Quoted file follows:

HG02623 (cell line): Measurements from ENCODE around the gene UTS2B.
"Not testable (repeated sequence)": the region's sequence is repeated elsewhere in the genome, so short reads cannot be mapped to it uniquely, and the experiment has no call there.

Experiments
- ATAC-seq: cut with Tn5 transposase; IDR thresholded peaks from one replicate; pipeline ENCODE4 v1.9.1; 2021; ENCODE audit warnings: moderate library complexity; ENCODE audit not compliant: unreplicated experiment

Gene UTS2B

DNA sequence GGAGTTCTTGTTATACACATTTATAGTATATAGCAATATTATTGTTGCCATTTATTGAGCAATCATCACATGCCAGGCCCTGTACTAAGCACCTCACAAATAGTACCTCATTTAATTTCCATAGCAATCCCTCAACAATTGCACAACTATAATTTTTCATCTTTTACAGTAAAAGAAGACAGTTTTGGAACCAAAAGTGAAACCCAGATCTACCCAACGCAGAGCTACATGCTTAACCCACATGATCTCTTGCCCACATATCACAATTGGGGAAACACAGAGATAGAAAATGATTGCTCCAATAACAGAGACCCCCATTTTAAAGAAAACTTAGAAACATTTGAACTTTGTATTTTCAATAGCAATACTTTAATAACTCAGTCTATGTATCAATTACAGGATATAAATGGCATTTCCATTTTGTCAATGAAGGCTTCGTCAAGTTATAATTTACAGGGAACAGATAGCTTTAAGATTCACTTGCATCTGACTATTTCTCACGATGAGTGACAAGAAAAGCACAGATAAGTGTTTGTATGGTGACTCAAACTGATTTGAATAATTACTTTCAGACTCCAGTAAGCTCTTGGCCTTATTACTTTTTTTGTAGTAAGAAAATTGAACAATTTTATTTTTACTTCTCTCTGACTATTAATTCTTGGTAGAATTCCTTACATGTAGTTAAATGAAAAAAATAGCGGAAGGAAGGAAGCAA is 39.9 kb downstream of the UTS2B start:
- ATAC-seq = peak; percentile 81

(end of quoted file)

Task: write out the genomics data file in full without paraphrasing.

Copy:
HG02623 (cell line): Measurements from ENCODE around the gene UTS2B.
"Not testable (repeated sequence)": the region's sequence is repeated elsewhere in the genome, so short reads cannot be mapped to it uniquely, and the experiment has no call there.

Experiments
- ATAC-seq: cut with Tn5 transposase; IDR thresholded peaks from one replicate; pipeline ENCODE4 v1.9.1; 2021; ENCODE audit warnings: moderate library complexity; ENCODE audit not compliant: unreplicated experiment

Gene UTS2B

DNA sequence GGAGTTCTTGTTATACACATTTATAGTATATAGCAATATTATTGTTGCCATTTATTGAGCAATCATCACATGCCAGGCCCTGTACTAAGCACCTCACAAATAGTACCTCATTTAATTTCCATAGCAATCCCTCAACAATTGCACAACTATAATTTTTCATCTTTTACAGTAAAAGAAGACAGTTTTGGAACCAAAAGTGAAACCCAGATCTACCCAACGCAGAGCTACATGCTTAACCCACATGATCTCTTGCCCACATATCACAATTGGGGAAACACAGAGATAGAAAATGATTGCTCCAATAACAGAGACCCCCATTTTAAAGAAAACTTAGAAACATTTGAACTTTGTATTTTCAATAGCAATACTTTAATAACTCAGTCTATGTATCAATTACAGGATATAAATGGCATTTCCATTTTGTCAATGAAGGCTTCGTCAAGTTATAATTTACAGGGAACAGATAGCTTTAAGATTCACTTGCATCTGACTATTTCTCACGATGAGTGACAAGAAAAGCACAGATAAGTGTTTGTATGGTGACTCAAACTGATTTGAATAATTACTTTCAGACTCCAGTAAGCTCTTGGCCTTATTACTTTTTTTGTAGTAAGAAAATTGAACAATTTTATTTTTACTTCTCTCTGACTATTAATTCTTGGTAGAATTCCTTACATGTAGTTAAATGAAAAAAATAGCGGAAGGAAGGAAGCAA is 39.9 kb downstream of the UTS2B start:
- ATAC-seq = peak; percentile 81